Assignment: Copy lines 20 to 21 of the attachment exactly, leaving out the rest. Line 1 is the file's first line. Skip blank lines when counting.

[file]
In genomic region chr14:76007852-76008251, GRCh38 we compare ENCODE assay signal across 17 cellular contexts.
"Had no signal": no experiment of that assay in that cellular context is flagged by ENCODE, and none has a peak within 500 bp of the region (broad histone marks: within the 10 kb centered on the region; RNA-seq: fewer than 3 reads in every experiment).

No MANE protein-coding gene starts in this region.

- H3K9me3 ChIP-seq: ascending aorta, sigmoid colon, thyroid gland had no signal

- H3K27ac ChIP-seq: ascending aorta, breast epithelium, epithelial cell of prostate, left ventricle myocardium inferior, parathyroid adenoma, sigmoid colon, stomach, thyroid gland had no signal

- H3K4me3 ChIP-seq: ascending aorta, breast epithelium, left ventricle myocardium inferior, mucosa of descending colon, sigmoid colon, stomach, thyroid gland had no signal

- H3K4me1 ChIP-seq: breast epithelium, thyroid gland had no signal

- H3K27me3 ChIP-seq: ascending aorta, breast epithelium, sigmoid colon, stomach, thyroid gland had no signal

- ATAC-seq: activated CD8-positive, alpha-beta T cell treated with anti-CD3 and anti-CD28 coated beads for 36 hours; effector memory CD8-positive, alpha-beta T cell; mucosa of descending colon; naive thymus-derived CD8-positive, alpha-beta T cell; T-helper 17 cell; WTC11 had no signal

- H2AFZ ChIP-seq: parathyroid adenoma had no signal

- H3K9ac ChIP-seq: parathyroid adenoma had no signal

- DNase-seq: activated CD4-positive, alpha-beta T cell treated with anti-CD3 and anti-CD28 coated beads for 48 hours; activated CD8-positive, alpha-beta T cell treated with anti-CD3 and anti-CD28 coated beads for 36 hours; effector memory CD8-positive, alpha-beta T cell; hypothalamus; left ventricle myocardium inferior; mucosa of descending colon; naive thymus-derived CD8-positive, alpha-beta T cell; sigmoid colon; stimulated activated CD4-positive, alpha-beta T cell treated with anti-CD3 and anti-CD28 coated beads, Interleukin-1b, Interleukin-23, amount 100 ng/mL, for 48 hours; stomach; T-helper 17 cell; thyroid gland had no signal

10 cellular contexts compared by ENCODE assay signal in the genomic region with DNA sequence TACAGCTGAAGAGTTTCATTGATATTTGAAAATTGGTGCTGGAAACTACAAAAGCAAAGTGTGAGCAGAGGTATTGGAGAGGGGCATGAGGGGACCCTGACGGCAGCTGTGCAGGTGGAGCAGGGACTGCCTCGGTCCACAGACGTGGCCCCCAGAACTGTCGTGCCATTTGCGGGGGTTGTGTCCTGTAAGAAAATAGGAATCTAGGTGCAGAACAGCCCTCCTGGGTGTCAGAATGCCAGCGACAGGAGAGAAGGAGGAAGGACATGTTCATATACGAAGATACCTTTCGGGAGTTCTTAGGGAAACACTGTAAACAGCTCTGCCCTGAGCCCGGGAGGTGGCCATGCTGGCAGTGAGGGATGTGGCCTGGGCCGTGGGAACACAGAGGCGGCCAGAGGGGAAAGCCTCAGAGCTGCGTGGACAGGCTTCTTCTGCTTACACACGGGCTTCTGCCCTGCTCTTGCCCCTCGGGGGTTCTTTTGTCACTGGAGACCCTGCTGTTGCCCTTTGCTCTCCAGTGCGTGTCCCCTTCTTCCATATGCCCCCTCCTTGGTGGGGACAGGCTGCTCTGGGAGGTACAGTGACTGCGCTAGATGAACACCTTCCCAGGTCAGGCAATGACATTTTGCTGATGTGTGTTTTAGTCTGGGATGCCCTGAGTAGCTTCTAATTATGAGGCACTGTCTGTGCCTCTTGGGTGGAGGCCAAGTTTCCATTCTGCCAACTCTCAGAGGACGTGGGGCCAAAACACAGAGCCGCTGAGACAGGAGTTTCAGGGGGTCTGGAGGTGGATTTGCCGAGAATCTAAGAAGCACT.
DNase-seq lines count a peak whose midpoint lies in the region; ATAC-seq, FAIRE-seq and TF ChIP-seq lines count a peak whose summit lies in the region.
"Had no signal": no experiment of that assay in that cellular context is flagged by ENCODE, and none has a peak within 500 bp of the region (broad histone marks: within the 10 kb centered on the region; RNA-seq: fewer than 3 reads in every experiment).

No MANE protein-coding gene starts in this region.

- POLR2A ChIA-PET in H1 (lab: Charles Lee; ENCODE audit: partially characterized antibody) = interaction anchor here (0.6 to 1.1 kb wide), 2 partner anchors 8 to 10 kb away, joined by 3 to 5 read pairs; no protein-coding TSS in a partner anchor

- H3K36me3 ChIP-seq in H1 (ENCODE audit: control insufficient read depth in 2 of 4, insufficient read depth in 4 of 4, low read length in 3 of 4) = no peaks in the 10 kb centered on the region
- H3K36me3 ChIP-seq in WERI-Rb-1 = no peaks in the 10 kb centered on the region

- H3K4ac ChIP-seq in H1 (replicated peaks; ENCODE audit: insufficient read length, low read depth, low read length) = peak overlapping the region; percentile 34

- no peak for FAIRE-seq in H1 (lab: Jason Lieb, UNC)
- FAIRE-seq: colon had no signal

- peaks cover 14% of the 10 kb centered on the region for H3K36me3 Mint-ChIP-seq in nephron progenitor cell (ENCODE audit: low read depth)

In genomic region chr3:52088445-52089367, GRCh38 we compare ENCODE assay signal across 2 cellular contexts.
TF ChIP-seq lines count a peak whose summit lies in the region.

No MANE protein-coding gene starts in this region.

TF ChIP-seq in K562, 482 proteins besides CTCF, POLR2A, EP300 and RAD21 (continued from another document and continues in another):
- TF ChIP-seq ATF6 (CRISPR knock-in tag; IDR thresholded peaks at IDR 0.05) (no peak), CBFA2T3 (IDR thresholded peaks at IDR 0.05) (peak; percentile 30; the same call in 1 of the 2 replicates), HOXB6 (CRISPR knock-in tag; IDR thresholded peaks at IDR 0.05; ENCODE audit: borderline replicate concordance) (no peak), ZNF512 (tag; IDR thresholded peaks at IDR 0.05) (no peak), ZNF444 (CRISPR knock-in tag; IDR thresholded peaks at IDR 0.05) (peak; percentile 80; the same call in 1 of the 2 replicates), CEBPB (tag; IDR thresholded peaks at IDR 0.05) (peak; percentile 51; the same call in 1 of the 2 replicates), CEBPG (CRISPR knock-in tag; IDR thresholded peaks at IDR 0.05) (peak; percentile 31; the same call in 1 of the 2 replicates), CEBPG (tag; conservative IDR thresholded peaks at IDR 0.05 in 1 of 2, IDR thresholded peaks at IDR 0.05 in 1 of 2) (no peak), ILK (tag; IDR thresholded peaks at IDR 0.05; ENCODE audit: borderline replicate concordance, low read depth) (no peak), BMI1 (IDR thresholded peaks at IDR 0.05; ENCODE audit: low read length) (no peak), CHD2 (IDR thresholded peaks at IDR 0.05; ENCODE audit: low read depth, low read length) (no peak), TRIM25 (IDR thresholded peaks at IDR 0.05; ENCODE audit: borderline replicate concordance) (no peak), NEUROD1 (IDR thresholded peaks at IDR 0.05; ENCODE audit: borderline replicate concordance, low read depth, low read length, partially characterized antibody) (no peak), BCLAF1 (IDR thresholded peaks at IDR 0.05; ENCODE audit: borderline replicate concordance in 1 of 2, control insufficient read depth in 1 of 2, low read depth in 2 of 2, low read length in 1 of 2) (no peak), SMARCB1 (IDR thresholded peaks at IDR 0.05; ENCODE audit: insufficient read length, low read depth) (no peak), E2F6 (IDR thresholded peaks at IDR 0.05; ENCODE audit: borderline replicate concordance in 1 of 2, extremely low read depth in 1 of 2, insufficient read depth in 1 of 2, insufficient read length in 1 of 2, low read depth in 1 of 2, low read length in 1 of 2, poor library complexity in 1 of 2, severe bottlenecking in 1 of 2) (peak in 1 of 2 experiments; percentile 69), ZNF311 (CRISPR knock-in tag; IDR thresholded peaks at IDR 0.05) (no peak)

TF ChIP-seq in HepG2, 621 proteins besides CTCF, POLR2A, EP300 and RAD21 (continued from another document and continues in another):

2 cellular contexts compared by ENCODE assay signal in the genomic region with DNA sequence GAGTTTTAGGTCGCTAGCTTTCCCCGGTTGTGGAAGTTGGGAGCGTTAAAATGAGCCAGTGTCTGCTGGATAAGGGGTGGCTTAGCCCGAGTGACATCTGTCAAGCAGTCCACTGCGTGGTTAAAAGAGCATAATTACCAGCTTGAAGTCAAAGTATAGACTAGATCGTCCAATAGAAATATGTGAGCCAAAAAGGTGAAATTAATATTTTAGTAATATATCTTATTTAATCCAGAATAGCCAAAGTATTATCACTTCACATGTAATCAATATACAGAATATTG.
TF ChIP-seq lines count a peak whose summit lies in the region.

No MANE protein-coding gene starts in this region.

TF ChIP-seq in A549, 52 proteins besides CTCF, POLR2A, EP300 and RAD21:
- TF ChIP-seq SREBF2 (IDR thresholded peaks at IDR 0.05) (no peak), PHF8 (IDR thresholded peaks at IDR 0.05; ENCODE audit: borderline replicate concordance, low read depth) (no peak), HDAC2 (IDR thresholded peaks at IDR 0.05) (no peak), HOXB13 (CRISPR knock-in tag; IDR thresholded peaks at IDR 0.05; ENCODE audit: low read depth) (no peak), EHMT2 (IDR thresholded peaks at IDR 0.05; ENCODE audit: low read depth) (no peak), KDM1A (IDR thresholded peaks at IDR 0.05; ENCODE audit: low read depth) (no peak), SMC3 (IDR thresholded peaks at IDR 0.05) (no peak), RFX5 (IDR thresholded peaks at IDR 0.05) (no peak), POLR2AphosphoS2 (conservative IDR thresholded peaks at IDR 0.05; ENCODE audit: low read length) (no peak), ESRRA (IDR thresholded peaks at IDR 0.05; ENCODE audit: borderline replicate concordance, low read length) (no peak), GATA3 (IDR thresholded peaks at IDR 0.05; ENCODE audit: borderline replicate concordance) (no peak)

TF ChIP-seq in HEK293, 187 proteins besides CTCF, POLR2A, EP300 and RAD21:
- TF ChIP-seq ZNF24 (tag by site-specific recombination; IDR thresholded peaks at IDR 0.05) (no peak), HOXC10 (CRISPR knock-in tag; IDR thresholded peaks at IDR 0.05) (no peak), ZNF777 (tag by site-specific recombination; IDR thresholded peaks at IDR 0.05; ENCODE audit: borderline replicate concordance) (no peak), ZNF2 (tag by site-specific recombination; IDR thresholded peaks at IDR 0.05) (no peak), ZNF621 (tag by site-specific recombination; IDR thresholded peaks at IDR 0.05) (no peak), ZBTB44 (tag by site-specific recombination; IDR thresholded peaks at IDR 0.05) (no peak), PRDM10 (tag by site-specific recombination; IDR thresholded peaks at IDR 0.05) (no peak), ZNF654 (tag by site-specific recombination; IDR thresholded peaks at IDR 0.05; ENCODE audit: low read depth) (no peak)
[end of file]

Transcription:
- H3K4ac ChIP-seq in H1 (replicated peaks; ENCODE audit: insufficient read length, low read depth, low read length) = peak overlapping the region; percentile 34

- no peak for FAIRE-seq in H1 (lab: Jason Lieb, UNC)